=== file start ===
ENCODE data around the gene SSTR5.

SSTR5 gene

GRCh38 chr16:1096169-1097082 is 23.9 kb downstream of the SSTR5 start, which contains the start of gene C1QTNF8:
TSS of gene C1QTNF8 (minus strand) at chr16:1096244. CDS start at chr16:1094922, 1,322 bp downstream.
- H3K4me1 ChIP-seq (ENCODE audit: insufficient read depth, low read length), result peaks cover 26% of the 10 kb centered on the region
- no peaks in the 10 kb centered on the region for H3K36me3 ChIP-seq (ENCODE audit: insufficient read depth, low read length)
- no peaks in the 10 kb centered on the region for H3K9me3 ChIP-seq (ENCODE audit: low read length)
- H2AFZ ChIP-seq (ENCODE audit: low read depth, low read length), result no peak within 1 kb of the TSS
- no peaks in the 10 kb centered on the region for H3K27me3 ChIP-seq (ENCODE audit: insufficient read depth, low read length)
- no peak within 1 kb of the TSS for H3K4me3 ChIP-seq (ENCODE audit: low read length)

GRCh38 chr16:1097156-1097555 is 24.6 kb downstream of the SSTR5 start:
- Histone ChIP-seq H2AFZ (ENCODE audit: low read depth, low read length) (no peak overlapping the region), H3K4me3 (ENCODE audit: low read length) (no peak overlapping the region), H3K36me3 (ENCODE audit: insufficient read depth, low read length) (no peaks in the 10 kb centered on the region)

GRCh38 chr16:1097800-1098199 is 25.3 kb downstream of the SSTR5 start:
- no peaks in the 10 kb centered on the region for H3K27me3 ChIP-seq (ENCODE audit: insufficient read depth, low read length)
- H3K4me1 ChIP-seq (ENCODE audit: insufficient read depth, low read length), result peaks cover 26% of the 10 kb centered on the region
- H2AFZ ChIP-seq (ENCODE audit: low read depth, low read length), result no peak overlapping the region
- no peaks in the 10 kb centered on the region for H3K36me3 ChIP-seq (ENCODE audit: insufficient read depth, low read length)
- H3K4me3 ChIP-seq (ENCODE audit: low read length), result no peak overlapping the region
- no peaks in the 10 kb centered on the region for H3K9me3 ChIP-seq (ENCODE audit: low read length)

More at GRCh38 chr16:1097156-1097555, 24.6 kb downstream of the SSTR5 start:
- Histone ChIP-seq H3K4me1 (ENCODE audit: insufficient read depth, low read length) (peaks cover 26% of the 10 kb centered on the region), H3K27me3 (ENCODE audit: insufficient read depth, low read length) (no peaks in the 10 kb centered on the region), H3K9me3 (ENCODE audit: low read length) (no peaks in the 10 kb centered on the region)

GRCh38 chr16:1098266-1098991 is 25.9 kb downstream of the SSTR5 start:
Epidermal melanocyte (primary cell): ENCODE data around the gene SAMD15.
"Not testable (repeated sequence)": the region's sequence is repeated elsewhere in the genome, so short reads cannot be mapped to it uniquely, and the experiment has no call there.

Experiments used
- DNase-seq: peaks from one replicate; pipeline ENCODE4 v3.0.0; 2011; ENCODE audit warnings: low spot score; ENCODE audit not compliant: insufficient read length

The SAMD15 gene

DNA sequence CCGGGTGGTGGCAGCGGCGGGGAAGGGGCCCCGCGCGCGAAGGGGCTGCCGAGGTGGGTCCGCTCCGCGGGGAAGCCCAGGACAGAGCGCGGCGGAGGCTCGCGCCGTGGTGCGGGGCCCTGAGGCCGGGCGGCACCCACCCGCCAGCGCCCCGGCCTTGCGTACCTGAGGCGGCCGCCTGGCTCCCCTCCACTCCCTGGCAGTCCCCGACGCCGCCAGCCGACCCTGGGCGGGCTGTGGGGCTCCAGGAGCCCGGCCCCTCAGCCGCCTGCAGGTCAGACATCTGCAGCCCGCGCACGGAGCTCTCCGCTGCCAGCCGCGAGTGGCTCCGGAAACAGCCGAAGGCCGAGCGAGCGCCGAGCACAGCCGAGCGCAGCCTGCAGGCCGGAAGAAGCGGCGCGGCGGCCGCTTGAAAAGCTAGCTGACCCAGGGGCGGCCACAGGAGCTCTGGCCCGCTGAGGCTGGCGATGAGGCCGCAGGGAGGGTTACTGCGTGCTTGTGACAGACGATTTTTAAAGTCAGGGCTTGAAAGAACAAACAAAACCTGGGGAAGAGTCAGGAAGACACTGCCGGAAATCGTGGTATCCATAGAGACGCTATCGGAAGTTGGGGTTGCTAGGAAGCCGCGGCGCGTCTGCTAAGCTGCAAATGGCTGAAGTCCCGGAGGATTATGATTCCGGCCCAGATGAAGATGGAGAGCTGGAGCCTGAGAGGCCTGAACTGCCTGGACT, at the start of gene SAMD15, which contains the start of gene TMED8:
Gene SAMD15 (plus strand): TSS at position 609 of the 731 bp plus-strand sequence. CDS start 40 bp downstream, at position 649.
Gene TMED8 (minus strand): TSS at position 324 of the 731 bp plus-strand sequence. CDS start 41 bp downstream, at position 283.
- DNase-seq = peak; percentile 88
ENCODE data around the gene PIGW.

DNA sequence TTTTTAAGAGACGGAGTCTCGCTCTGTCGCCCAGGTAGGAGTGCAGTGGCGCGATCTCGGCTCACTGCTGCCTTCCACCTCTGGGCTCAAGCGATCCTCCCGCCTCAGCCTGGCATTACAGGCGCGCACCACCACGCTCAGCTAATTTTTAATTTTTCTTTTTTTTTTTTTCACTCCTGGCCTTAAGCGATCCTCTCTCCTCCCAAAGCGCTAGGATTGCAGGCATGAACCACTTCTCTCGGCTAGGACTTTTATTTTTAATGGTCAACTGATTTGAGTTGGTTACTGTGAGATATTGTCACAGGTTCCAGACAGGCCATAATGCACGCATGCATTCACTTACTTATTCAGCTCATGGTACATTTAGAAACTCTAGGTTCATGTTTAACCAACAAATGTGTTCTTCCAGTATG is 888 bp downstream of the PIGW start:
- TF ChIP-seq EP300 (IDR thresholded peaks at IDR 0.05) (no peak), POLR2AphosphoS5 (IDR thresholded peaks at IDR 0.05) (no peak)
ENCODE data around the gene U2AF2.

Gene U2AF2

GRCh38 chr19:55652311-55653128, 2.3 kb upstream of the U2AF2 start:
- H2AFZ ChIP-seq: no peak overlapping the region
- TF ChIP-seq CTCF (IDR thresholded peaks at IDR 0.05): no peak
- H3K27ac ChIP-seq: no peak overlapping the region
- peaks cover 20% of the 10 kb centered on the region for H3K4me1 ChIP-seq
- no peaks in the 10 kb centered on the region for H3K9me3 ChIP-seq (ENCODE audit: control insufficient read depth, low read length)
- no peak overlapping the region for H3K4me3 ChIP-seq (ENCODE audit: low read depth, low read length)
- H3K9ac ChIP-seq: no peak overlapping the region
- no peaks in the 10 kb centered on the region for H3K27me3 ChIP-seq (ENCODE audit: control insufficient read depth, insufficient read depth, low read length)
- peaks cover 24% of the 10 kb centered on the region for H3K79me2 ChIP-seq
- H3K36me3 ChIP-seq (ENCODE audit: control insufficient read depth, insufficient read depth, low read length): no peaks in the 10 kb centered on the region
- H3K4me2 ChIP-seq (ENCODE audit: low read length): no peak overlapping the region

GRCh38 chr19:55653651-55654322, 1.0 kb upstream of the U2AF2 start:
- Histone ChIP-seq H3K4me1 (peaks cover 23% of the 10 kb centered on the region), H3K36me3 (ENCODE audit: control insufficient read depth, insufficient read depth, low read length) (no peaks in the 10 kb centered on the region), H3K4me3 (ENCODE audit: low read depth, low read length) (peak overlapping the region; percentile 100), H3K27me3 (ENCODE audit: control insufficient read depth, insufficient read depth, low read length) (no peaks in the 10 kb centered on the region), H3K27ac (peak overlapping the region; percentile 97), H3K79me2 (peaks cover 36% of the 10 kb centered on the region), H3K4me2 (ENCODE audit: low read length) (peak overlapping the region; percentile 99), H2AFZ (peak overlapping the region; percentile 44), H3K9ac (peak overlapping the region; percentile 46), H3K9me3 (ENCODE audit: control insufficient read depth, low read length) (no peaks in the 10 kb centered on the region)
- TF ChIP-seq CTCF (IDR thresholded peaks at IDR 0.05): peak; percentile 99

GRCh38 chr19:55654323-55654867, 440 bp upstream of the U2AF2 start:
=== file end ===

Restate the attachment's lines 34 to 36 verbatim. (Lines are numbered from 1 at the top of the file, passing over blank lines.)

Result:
- TF ChIP-seq EP300 (IDR thresholded peaks at IDR 0.05) (no peak), POLR2AphosphoS5 (IDR thresholded peaks at IDR 0.05) (no peak)
ENCODE data around the gene U2AF2.

Gene U2AF2